7:09:54 AM All voting machines are filled as a steady stream of voters comes in to cast their ballots at the polling place at the Crossroads Presbyterian Church in Stone Mountain early on Election Day, Tuesday, November 4, 2014. KENT D. JOHNSON/KDJOHNSON@AJC.COM
Photo: KENT D. JOHNSON / AJC
Photo: KENT D. JOHNSON / AJC

 DeKalb polling station to stay open late; complaints about state voter website

Voting rights groups vowed Tuesday to look at “every available legal option” to help Georgia voters caught up in intermittent problems with the Georgia Secretary of State’s website on Election Day.

The problems appeared to be concentrated in the early morning and reportedly cleared up by about 11 a.m. By then, however, hundreds of voters had called a nonpartisan national elections hotline to complain of being able to access their registration status or find out their local polling place. It is not clear that the site crashed completely. It instead slowed noticeably when accessed. Some users were directed to an error message.

At the time, the office directed voters to call its Elections Division at 404-656-2871 or emailing kemp@sos.ga.gov. Some voters reported trying to call local county elections offices and receiving busy signals because of high volume.

The website issue has probably been the most high-profile among sporadic problems reported across the state Tuesday.

In DeKalb County, local Superior Court Judge Linda W. Hunter ruled that a polling place located at Church of Christ of Bouldercrest at 2727 Bouldercrest Road remain open an extra 15 minutes beyond the normal 7 p.m. closing time because the voting did not start until 7:15 a.m. this morning.

Any voters in line at that site by 7:15 p.m. will be allowed to cast their ballots before the poll is closed.

At one polling precinct in the Buckhead area of Fulton County, equipment problems delayed voting by about 40 minutes, said Dwight C. Brower, chief of the county’s elections divisions.

“We had a backup plan. We offered everyone a provisional [paper] ballot,” Brower said.

But voters at a polling place set up at St. James Methodist Church refused the paper ballots and opted to wait until the voting machines were up and running, Brower said.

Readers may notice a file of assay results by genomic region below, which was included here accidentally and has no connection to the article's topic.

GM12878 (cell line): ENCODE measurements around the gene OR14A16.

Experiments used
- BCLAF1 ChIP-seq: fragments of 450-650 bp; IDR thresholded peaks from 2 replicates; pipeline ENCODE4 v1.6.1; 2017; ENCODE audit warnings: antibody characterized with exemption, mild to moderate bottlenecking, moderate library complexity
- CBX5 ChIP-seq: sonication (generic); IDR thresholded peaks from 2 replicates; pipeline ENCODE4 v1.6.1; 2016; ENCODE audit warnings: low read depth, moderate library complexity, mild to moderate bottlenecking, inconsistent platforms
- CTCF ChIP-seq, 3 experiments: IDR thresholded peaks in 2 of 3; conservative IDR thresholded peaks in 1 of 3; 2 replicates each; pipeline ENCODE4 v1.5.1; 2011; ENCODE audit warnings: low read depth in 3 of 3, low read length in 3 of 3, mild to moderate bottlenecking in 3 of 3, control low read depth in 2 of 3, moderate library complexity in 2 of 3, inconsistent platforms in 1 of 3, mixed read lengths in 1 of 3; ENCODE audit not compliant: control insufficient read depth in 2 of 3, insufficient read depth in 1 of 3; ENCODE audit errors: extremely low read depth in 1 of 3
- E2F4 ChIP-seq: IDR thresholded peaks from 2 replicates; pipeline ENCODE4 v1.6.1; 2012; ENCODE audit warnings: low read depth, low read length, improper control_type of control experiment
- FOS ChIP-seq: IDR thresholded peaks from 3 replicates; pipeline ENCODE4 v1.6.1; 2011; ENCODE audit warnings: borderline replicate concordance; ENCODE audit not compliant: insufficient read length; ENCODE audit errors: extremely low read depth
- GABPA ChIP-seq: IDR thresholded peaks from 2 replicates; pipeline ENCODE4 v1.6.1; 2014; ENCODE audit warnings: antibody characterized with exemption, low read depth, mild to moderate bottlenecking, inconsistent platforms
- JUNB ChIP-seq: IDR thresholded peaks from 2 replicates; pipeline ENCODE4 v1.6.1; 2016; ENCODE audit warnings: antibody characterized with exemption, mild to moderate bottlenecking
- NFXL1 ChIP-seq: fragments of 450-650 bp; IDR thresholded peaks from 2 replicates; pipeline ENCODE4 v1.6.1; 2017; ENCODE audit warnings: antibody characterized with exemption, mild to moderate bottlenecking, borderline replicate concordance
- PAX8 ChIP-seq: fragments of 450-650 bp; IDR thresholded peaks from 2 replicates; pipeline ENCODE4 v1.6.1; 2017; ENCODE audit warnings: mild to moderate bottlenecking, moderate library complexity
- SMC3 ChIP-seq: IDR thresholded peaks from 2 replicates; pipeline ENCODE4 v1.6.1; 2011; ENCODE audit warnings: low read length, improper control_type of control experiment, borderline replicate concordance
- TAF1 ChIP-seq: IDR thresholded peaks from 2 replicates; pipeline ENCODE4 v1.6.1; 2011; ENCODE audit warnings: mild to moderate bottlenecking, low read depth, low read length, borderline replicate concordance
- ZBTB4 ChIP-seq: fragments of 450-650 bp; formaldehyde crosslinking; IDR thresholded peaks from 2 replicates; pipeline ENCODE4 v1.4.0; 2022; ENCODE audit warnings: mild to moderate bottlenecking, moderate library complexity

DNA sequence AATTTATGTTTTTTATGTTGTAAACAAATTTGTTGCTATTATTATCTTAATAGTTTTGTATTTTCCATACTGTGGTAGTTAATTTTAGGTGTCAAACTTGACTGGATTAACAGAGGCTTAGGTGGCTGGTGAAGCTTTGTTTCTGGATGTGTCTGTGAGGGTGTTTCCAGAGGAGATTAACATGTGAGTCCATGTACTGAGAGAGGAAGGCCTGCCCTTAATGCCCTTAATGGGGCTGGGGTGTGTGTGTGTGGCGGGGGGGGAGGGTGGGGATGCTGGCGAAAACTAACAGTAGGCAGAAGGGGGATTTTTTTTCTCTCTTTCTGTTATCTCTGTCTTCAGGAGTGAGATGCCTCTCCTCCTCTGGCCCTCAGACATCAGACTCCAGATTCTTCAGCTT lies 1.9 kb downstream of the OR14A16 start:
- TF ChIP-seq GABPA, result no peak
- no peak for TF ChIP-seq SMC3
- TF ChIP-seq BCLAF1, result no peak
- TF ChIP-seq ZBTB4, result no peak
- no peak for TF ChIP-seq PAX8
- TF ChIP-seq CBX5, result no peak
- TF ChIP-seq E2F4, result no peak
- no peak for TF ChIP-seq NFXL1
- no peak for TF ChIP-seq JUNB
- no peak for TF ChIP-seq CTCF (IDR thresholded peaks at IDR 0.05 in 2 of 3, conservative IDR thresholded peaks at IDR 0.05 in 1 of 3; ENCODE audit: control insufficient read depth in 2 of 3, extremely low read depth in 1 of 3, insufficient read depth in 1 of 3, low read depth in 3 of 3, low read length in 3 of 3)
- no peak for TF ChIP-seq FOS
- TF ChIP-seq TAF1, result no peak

“We had some sporatic troubles at several sites,” he said. “Equipment trouble here and there.”

Another glaring problem: Voters reported having to pay to leave the parking lot adjacent to Georgia Tech’s student center polling site, despite signs announcing free parking.

“We were told inside that we could get out for free with our Georgia voter stickers,” said Elizabeth Stell, an attorney in Atlanta who arrived promptly when polls opened at 7 a.m.

“It took me maybe 15 minutes to vote and more than a half hour to get out of the lot,” Stell said. “It was only $2 but it’s the point that you shouldn’t have to pay to vote.”

A spokeswoman for Georgia Tech referred questions to the state elections office. However, voters reported similar issues – being required to pay to park on campus – during May’s primary election.

Elsewhere, voters Tweeted and called about long lines and slow going, as poll workers reconciled IDs with their rolls. Waits of up to an hour were not uncommon.

Some people left after seeing long lines at North River Baptist Church in Roswell, and a line of people wrapped around the Life Church in Smyrna, according to voters who contacted The Atlanta Journal-Constitution.

Former state Rep. Edward Lindsey, R-Atlanta, was among the voters who showed up at St. James Methodist Church at 7 a.m. ready to vote.

Lindsey said computer problems delayed the start of voting until about 7:40 a.m.

At that time, poll workers were able to get two of the precinct’s four computers working properly, Lindsey said.

He said he was able to vote at 8:15 a.m. Many others he said, had to leave without voting.

“It’s another Fulton County mishap,” Lindsey said.

He said he was most concerned that election officials initially told The Atlanta Journal-Constitution they were unaware of any early voting problems.

Polls are open until 7 p.m.

If you need help finding where to vote, visit the My Voter Page of the Secretary of State’s website.

Continue checking back at www.AJC.com for up-to-the-minute results and reports.

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Staff writers Nancy Badertscher and April Hunt contributed to this report.

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